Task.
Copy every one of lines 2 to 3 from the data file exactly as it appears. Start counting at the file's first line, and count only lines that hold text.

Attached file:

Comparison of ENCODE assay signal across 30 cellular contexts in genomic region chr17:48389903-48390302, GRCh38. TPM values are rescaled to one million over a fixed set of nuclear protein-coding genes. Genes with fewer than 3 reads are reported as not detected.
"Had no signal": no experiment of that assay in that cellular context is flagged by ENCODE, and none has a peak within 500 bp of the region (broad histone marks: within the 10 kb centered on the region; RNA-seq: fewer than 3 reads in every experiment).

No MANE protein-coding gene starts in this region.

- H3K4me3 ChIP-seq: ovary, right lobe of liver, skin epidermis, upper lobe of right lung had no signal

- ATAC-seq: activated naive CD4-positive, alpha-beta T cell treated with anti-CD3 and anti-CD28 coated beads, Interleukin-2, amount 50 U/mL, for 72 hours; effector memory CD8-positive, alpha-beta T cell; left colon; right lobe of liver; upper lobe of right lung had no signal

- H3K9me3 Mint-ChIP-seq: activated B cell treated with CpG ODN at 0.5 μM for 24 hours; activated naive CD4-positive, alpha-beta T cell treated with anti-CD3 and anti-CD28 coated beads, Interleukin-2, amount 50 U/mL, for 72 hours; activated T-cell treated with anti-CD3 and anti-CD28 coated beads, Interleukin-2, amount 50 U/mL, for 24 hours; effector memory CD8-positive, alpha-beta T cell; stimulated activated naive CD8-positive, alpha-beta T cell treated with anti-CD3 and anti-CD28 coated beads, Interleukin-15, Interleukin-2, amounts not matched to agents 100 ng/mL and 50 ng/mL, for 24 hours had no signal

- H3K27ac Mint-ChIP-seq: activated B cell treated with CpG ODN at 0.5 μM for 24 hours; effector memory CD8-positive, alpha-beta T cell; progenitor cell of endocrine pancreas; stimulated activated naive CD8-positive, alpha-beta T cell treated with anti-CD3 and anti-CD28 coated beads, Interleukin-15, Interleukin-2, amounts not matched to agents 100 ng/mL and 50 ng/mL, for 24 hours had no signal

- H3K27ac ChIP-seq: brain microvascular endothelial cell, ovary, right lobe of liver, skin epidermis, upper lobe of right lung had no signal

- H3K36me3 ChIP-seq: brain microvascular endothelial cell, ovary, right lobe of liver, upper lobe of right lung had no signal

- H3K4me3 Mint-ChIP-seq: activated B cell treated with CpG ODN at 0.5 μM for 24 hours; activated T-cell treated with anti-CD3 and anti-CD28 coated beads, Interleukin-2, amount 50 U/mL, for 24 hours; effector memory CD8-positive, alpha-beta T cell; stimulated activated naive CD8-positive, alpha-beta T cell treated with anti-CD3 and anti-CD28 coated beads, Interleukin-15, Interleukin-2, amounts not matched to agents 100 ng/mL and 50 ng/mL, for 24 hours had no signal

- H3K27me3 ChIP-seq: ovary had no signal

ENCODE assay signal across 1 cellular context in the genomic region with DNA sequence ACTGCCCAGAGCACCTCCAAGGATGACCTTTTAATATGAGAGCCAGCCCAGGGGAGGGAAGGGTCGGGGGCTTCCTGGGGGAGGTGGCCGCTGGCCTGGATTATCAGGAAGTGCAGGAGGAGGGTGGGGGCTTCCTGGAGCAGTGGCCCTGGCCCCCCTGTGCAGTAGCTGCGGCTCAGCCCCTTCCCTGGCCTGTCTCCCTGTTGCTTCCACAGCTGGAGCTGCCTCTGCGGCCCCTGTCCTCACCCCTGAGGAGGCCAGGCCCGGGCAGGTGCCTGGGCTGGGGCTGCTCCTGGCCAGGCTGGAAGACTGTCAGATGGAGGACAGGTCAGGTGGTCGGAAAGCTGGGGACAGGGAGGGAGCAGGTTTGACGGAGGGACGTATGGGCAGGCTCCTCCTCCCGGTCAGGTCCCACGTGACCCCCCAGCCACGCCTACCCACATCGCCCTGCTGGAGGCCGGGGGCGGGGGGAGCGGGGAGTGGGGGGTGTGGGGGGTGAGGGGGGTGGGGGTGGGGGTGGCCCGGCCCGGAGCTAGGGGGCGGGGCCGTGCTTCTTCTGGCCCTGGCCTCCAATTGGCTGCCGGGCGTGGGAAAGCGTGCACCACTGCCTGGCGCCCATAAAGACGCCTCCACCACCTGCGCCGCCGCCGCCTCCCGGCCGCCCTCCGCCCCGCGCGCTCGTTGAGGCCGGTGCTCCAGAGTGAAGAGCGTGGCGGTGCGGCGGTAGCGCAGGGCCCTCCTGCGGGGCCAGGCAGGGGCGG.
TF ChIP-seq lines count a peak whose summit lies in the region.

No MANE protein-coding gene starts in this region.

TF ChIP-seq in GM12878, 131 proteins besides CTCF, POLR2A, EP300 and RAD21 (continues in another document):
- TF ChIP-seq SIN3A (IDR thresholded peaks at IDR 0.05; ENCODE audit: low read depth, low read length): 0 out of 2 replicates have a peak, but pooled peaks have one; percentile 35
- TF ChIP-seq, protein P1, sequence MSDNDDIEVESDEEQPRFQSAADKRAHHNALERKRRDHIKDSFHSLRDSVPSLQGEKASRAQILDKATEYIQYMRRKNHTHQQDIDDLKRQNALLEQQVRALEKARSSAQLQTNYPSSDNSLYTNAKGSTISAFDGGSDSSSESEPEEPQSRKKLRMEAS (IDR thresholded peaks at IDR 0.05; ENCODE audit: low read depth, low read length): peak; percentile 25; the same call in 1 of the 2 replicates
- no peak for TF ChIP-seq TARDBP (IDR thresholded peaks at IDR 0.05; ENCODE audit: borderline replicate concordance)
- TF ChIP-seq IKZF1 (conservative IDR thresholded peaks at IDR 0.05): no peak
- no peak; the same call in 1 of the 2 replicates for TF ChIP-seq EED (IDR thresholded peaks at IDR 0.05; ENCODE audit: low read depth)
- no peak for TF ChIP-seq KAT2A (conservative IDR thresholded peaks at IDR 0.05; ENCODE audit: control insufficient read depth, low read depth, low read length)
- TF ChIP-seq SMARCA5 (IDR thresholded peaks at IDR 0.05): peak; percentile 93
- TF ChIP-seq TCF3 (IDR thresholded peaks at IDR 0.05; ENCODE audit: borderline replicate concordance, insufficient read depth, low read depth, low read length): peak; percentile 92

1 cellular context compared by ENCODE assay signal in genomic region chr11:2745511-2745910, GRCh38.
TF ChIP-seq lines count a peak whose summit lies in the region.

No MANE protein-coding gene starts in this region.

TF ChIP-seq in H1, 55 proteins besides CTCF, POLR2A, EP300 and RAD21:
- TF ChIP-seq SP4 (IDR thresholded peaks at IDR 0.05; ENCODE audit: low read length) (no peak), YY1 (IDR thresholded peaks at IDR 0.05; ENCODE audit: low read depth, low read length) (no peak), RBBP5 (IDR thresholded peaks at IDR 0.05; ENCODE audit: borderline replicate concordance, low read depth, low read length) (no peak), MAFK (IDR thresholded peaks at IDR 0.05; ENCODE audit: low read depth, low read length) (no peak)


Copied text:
"Had no signal": no experiment of that assay in that cellular context is flagged by ENCODE, and none has a peak within 500 bp of the region (broad histone marks: within the 10 kb centered on the region; RNA-seq: fewer than 3 reads in every experiment).

No MANE protein-coding gene starts in this region.